ECONOMYNEXT- A Colombo-based think tank said that Sri Lanka has not yet achieved net inward migration, challenging the data published by the Central Bank and the Registrar General's Department which is including changes in tourist arrivals in population estimates.
This could have implications on the officially published data on Sri Lanka's resident population.
"Sri Lanka has NOT yet reached the stage of net inward migration (immigration>emigration)," Institute of Policy Studies Research Fellow Bilesha Weeraratne said in a tweet, responding to a question on their twitter chat.
"However, there is an increase in immigrant workers in recent years due to reasons such as skills deficit and related labour shortages," she said.
Analysts say that with ongoing market fluxes in the Middle East, many Sri Lankan domestic workers have been returning home as well, pushing up inward migration.
According to provisional data on the Central Bank Annual Report, Sri Lanka has been experiencing net inward migration from 2015 onwards.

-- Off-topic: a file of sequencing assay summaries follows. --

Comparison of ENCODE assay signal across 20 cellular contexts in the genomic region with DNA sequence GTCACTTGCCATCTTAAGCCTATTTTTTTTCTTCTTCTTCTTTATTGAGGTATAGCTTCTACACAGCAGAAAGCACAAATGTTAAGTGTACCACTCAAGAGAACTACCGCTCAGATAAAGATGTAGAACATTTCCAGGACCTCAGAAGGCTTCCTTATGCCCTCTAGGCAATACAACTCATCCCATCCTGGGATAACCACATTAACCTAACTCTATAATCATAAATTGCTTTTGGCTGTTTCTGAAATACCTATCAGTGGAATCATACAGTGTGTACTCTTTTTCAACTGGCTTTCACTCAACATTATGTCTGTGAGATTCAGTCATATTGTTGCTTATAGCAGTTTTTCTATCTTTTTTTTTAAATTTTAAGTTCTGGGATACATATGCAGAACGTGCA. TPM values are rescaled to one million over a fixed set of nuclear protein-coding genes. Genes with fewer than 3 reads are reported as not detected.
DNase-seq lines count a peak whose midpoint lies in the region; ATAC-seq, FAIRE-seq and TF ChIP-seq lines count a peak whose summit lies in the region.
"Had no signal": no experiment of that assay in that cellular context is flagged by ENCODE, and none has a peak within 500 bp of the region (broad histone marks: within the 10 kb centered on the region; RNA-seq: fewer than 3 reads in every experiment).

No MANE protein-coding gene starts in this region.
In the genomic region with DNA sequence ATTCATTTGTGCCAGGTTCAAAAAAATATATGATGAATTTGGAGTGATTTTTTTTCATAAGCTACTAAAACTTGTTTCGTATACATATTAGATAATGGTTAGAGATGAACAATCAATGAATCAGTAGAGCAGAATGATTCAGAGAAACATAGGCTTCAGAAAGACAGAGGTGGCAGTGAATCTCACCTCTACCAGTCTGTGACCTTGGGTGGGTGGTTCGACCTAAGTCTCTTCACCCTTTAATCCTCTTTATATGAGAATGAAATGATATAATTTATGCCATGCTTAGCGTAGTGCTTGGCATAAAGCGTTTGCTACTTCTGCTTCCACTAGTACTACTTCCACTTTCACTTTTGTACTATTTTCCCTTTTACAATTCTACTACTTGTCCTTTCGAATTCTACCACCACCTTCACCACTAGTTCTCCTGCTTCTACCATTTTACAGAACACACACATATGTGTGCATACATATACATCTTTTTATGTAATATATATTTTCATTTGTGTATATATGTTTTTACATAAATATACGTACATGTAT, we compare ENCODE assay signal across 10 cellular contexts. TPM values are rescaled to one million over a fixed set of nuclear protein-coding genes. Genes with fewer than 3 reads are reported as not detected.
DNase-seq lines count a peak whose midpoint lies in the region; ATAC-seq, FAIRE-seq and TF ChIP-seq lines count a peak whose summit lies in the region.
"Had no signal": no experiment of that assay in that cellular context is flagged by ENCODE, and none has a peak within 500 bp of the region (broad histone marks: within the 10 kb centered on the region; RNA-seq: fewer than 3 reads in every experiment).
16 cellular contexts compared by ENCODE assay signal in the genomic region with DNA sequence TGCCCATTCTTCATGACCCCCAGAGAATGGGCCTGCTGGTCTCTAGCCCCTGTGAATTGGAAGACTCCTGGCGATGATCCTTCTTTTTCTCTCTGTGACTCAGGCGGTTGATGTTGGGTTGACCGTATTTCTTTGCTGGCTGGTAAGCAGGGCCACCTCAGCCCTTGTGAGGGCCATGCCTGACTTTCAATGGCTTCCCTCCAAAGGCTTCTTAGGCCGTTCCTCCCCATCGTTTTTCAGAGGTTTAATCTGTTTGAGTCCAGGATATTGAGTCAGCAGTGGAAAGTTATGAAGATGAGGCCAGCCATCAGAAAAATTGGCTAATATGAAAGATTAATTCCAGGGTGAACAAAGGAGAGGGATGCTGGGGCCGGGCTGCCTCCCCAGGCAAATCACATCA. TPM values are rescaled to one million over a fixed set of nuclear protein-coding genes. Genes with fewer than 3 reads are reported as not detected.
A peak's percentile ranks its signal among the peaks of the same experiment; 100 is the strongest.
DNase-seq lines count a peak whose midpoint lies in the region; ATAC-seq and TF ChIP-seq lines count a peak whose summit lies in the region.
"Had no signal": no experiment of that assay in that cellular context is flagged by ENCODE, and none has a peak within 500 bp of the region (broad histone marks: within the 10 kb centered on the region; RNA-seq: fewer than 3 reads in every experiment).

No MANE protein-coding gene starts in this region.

In 2015, there was 0.7 inward migrants per 1,000 people, which increased to 2.1 in 2016 and 2.3 in 2017.
The annual report collects data from the Registrar General's Department and the Census and Statistics Department.
The Registrar General Department's Bulletin of Vital Statistics, available on the Census and Statistics Department website too said that net migration has been positive since 2015.
"The net migration of Sri Lanka in 2017 is 49,789. The value of net migration becomes positive from 2015 onwards. This has happened after 15 years," the report says.
The 49,789 net inward migrants is consistent with the 2.3 migrants per 1,000 people indicator for 2017, given the 21.4 million mid-year population of Sri Lanka in 2017.
"Net Migration=Arrivals-Departures," the Registrar General's Department further says.
"The (Central Bank) table quoted and the Registrar General’s view is based on arrival and departure statistics," Weeraratne said when further clarification was sought as official data was different from her statement.
"As such their statistic is mostly related to tourists," she said.
"Ideally such a statistic should not be in a table or discussion that shows the demography of the country, because most of these “arrivals” don’t end up “residing/living” in Sri Lanka to be considered as part of our demography."
"The ideal statistic should be the difference between immigration and emigration, which captures peoples’ movement to live in a different country," Weeraratne said. (Colombo/Dec17/2018)